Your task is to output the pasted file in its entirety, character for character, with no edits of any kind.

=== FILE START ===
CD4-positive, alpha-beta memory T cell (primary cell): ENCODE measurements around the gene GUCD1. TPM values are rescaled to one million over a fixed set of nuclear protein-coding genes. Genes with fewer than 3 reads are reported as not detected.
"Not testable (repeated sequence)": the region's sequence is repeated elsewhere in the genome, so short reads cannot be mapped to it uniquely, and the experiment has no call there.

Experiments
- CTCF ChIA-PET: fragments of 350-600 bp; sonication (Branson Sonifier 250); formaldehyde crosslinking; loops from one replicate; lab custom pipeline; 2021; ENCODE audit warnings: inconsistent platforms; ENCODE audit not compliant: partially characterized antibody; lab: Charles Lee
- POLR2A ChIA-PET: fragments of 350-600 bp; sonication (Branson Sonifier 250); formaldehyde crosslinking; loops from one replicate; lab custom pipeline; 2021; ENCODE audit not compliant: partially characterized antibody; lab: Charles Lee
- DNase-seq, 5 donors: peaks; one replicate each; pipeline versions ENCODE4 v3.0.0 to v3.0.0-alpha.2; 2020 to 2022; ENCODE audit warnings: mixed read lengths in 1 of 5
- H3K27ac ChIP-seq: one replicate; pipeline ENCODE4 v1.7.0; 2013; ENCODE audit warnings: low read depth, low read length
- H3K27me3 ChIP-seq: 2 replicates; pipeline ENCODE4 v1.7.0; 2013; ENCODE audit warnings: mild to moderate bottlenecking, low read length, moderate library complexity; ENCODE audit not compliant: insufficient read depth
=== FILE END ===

CD4-positive, alpha-beta memory T cell (primary cell): ENCODE measurements around the gene GUCD1. TPM values are rescaled to one million over a fixed set of nuclear protein-coding genes. Genes with fewer than 3 reads are reported as not detected.
"Not testable (repeated sequence)": the region's sequence is repeated elsewhere in the genome, so short reads cannot be mapped to it uniquely, and the experiment has no call there.

Experiments
- CTCF ChIA-PET: fragments of 350-600 bp; sonication (Branson Sonifier 250); formaldehyde crosslinking; loops from one replicate; lab custom pipeline; 2021; ENCODE audit warnings: inconsistent platforms; ENCODE audit not compliant: partially characterized antibody; lab: Charles Lee
- POLR2A ChIA-PET: fragments of 350-600 bp; sonication (Branson Sonifier 250); formaldehyde crosslinking; loops from one replicate; lab custom pipeline; 2021; ENCODE audit not compliant: partially characterized antibody; lab: Charles Lee
- DNase-seq, 5 donors: peaks; one replicate each; pipeline versions ENCODE4 v3.0.0 to v3.0.0-alpha.2; 2020 to 2022; ENCODE audit warnings: mixed read lengths in 1 of 5
- H3K27ac ChIP-seq: one replicate; pipeline ENCODE4 v1.7.0; 2013; ENCODE audit warnings: low read depth, low read length
- H3K27me3 ChIP-seq: 2 replicates; pipeline ENCODE4 v1.7.0; 2013; ENCODE audit warnings: mild to moderate bottlenecking, low read length, moderate library complexity; ENCODE audit not compliant: insufficient read depth